Students at Southfields Village Public School took part in Ten Days of Holiday Cheer, which teacher Michelle Carr said was run by the Student Parliament. Students were asked to bring in one associated item for a particular day, such as dental day, new book day, toy day, etc. She said it took two cars to transport the roughly 30 boxes of items to Peel Children’s Centre in Mississauga.
“We do initiatives throughout the whole school year,” she added.
The community at Holy Family Elementary School in Bolton helped collect breakfast and snack items for another school’s breakfast program, Principal Velia Viola said. She added there was a Giving Tree, which students could take ornaments with information of a child to buy a gift for. The school also hosted a Market Place in December, and student sold crafts they made, raising $380.60 for ShareLife.
Students at St. Cornelius Elementary School were out one morning helping to cram cruisers, teacher Arlene Coward reported. She also said staff at the school held a food drive, as well as candy cane drive to support Third World causes.
James Grieve Public School took part in the Cram the Cruiser program, Vice-Principal Jozanne Walker-Battick said. She also said there was a Giving Tree at the school, with hats and mitts being used as ornaments, and they went to CCS.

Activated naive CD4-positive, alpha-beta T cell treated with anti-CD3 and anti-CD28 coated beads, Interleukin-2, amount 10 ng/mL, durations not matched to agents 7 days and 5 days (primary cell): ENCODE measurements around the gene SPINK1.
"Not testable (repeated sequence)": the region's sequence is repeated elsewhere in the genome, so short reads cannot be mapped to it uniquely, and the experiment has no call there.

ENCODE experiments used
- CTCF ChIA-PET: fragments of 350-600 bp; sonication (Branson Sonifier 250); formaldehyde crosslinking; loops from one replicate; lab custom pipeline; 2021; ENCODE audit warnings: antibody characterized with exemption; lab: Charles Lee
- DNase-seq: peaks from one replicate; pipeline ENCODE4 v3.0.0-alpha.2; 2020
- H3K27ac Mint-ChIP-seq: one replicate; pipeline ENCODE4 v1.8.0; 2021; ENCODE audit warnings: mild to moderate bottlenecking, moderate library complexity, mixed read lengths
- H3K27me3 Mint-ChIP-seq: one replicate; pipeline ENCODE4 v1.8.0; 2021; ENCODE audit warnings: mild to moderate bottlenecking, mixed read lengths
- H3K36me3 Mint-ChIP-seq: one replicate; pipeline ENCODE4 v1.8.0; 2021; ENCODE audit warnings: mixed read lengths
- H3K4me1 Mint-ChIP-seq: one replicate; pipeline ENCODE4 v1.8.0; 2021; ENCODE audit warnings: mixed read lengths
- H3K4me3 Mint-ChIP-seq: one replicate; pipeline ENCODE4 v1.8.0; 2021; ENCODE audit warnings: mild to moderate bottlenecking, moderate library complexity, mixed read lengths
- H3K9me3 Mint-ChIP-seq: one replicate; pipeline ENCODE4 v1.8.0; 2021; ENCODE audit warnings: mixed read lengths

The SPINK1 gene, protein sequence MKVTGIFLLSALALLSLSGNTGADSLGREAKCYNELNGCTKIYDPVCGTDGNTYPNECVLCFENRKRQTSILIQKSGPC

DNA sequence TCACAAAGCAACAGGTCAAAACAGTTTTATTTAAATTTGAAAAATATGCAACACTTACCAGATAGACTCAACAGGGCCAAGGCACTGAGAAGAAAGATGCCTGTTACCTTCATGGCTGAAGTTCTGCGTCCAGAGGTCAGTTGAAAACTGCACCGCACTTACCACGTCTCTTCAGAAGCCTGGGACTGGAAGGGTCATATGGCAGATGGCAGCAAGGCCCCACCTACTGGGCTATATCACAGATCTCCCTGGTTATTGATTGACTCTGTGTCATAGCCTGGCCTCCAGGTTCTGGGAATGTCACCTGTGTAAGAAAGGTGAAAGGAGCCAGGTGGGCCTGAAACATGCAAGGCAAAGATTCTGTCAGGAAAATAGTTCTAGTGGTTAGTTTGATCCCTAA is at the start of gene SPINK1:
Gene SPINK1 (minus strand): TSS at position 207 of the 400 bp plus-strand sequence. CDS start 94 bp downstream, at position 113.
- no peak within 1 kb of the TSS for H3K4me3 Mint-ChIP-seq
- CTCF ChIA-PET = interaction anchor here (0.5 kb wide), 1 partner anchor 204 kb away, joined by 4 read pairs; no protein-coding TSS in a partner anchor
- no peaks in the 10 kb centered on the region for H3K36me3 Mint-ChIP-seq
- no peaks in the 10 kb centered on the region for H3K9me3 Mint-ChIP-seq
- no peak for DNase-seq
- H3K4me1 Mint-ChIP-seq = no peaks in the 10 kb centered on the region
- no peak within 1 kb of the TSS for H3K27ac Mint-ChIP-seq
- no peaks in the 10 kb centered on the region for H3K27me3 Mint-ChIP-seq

King’s College School in Albion sponsored two families in Peel, teacher Bob Mitchner reported.
There were a number of projects going on at St. Michael Catholic Secondary School in Bolton, Chaplain Tania Vincent reported.
She said the school ran a toy drive for the hospital for Sick Children in Toronto. Students were also selling cookies in support of Ronald McDonald House. There were also fund-raising efforts to help families within the school community.
The activities at Robert. F. Hall included a sock drive. Chaplain Brenda Holtkamp said the result was 8,760 pairs of socks that were sent to the Good Shepherd Centre in Toronto. As well, she said there was a food drive for the Saint Vincent de Paul Society, along with a Christmas gift drive for the Choices Youth Shelter in Orangeville.
Humberview Secondary School Principal Sue Fried reported staff and students were involved in a clothing drive and fashion show to support Evolve, as well as a food drive and basketball buy-in for The Exchange in Bolton. They also made Christmas center pieces for a Rotary Seniors’ Dinner and made donations through the Samaritan’s purse.